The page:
A psychologist colleague is fond of saying how we (at least in the past) have been held together by a series of social values or norms captured by a Mark Twain story, a Rockwell painting, a tale (e.g., George Washington cannot lie; he cut down the tree). It is very disturbing that these values or norms seem to have quickly crumbled. To the point, I would say, that many people feel like their very identities have been rattled by this disintegration. It is also disturbing that the “reportedly” miserable economic outcomes in states like Kansas and Wisconsin did not prevent the reelection of their incumbent governors. If facts AND outcomes don’t matter — yikes!!! I guess Betty Boop may have to calm me down. Seriously, thank you Doug for a thoughtful examination of our very ill political process.

  • Justin s  On December 5, 2016 at 1:31 pm

    This hits home for me. The place i go to play pingpong and drink beer just recently had an armed gunman problem, still unfolding but likely the result of a bizzarre conspiracy theory about it being a democratic kiddy porn ring. Pizza joints and fake kiddy porn plots dont exactly fall on the political spectrum, but here i am, wondering why there’s a guy with a gun terrorizing the neighborhood because he lives in a world without fact checking.

  • Harry  On December 5, 2016 at 1:43 pm

    “The closer a topic impinges on the everyday experiences of large numbers of people, the harder it is to lie about.” This is why coming out was so important to the LGBT Community – when people being offered lies could think – but my brother who is gay, my aunt, my son, my cousin, my friend who are gay – they aren’t these depraved people the religious right is talking about – I know them and so the religious conservative narrative is wrong. Took us all the way to gay marriage. But we seem to have gone beyond that – facts seem to be the enemy to a large number of people suffering from some very serious delusions – and they seem ready to respond with violence when those delusions are challenged.

  • Monala  On December 5, 2016 at 4:11 pm

    “The closer a topic impinges on the everyday experiences of large numbers of people, the harder it is to lie about.”

    I’m not sure this is true. I think about how many conservatives say that Obama destroyed America, and I wonder what America they’re talking about? Yes, this country has problems, but how many problems does it have that didn’t exist prior to Obama’s time in office? And how many things have improved during the last 8 years? I think about people I know who were out of work, who now have work; who weren’t insured, who now are; and the fact that gas has been between $2 and $2.50 for years now, whereas it was approaching $4 a gallon in 2008.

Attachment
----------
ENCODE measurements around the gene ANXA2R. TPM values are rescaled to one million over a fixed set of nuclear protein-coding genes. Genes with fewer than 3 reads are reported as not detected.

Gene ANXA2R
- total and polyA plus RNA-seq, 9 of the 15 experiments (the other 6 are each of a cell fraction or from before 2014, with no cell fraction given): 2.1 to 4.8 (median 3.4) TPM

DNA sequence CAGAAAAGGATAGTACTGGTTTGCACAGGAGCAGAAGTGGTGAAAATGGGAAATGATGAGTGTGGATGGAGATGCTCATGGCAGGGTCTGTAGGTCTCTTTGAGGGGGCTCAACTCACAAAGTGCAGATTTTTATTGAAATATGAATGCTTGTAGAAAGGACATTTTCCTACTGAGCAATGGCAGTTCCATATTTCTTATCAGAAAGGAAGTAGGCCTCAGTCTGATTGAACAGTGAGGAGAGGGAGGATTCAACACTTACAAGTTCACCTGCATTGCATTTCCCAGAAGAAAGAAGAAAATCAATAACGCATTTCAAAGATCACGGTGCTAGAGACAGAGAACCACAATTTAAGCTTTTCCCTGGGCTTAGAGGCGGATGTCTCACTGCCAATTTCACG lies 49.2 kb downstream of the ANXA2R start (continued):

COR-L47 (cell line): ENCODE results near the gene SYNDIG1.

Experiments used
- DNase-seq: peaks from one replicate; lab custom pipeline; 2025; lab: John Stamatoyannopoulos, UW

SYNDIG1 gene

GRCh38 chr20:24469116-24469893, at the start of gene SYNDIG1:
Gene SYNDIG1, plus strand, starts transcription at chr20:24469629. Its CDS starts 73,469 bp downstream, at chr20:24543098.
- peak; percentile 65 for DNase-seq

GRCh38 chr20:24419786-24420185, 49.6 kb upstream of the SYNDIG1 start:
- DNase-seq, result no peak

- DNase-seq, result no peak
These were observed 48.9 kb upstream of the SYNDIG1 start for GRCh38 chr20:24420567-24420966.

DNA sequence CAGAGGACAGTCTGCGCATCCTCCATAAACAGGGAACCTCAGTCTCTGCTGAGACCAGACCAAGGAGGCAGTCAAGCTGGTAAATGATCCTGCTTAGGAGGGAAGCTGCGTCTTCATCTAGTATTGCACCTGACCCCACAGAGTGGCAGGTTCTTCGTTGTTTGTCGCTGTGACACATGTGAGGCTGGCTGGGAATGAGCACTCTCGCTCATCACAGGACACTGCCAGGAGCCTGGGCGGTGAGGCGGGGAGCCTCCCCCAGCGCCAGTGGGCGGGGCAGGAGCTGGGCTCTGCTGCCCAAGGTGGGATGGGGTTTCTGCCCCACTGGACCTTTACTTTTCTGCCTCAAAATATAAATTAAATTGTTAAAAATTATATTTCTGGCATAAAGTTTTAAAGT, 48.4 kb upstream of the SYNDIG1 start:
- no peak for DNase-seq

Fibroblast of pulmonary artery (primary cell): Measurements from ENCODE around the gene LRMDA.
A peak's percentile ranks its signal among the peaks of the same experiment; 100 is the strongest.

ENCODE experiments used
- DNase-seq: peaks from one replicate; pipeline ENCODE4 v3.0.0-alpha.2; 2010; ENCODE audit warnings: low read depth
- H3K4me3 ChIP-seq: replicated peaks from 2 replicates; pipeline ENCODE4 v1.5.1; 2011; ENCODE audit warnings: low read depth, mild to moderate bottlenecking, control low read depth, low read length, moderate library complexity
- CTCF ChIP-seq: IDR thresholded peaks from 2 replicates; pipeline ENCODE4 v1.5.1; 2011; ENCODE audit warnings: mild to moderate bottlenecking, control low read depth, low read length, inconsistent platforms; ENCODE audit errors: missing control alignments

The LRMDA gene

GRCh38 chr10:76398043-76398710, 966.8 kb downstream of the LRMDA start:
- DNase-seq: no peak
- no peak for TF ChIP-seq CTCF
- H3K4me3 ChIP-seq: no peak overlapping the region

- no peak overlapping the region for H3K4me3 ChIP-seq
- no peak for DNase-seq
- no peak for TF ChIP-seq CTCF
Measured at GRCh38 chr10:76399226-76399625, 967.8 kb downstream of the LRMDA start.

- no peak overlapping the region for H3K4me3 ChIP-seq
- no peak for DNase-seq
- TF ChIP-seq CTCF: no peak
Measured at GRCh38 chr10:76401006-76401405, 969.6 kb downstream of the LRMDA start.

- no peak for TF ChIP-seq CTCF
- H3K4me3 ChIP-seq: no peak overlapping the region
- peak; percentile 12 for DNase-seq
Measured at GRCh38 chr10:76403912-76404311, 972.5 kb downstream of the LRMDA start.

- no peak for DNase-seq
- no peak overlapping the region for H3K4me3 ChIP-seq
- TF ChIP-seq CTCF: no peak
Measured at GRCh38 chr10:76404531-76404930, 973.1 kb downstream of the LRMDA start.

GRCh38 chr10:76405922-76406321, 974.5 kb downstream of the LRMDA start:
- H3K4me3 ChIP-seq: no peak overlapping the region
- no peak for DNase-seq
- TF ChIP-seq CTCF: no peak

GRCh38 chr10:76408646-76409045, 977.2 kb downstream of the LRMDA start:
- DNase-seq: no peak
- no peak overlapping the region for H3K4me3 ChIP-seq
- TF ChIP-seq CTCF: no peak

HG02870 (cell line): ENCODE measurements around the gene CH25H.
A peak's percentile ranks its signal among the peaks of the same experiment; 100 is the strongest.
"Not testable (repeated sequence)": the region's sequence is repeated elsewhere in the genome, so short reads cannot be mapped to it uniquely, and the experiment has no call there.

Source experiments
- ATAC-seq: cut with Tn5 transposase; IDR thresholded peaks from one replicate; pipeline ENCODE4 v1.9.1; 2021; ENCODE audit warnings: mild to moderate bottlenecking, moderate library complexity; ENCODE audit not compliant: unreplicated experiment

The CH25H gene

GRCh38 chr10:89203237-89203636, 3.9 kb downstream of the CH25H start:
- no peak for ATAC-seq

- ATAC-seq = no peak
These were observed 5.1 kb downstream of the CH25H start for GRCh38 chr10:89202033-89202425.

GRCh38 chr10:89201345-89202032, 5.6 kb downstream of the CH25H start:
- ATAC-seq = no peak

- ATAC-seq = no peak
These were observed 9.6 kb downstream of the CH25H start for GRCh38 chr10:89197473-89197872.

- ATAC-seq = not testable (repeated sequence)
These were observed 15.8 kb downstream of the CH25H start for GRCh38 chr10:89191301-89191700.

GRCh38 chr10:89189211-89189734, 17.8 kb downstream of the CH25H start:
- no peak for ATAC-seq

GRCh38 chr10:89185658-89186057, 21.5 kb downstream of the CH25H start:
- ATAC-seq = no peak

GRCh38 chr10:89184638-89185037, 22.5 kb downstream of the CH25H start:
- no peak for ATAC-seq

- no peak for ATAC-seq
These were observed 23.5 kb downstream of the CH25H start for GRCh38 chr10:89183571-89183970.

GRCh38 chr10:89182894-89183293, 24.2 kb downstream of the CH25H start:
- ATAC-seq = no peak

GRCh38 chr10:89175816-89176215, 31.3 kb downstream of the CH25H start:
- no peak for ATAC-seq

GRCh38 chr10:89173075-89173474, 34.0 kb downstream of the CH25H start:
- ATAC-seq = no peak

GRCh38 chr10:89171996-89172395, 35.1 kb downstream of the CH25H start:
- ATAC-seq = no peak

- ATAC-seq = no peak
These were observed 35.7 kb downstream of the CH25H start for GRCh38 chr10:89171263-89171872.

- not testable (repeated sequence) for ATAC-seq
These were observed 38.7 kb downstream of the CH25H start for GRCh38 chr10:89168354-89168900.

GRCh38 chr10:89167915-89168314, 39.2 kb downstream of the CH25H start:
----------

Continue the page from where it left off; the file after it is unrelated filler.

Some more examples: I know plenty of white people who believe that black people are as a whole poor, on welfare, and criminal, even though they know many black people and none of the ones they know are poor, on welfare, or criminal. So every single black person they know is an exception?! Or how about how many buy Trump’s assertion that we have a 45% unemployment rate? Many rightwingers will say that’s true. But that would mean that nearly 1 in 2 working age adults you know are unemployed. (I know this is true in some communities, but it is not the case in most of the country).

    It makes me think that many, many people are willing to believe things that are very contrary to their lived experience.

  • Tod Abbott  On December 5, 2016 at 4:50 pm

    I’m looking forward to the coming discussions about what we mean by “truth” — the word is getting a real workout these days.

  • Abby Hafer  On December 5, 2016 at 5:54 pm

    It is observable that Trump projects–that is, he accuses others of doing what he is either doing right now, or plans to do later.

    This, by the way, is another reason to support all of the election recounts and audits that can possible be done. Trump claimed before the election that the election was “rigged”. This signals to me that he intended to rig it. And he got all sorts of pious liberals who should have know better to claim beforehand that our elections are known to be fair and free of tampering. I think they got played.

  • Larry Benjamin  On December 5, 2016 at 8:36 pm

    So no matter what happens over the next four years, Trump will be able to declare it a resounding success, take full credit for it, and everyone will believe him.